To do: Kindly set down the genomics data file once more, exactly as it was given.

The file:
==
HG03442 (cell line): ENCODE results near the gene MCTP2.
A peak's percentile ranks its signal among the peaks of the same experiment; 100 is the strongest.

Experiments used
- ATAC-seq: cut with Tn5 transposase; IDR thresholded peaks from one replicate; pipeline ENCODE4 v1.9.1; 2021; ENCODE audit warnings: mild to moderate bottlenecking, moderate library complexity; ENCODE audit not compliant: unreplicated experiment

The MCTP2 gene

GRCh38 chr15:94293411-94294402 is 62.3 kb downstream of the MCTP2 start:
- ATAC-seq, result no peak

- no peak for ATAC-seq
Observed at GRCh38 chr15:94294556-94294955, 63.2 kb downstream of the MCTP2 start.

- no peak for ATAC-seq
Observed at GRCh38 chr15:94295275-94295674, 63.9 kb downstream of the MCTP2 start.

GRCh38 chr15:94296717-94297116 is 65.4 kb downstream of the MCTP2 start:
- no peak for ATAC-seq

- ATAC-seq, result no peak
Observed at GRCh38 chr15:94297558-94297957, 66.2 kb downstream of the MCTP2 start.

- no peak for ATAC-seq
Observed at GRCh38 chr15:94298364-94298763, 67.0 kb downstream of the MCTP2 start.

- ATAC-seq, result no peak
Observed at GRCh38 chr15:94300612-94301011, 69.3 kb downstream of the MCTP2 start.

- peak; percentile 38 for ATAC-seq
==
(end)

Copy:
HG03442 (cell line): ENCODE results near the gene MCTP2.
A peak's percentile ranks its signal among the peaks of the same experiment; 100 is the strongest.

Experiments used
- ATAC-seq: cut with Tn5 transposase; IDR thresholded peaks from one replicate; pipeline ENCODE4 v1.9.1; 2021; ENCODE audit warnings: mild to moderate bottlenecking, moderate library complexity; ENCODE audit not compliant: unreplicated experiment

The MCTP2 gene

GRCh38 chr15:94293411-94294402 is 62.3 kb downstream of the MCTP2 start:
- ATAC-seq, result no peak

- no peak for ATAC-seq
Observed at GRCh38 chr15:94294556-94294955, 63.2 kb downstream of the MCTP2 start.

- no peak for ATAC-seq
Observed at GRCh38 chr15:94295275-94295674, 63.9 kb downstream of the MCTP2 start.

GRCh38 chr15:94296717-94297116 is 65.4 kb downstream of the MCTP2 start:
- no peak for ATAC-seq

- ATAC-seq, result no peak
Observed at GRCh38 chr15:94297558-94297957, 66.2 kb downstream of the MCTP2 start.

- no peak for ATAC-seq
Observed at GRCh38 chr15:94298364-94298763, 67.0 kb downstream of the MCTP2 start.

- ATAC-seq, result no peak
Observed at GRCh38 chr15:94300612-94301011, 69.3 kb downstream of the MCTP2 start.

- peak; percentile 38 for ATAC-seq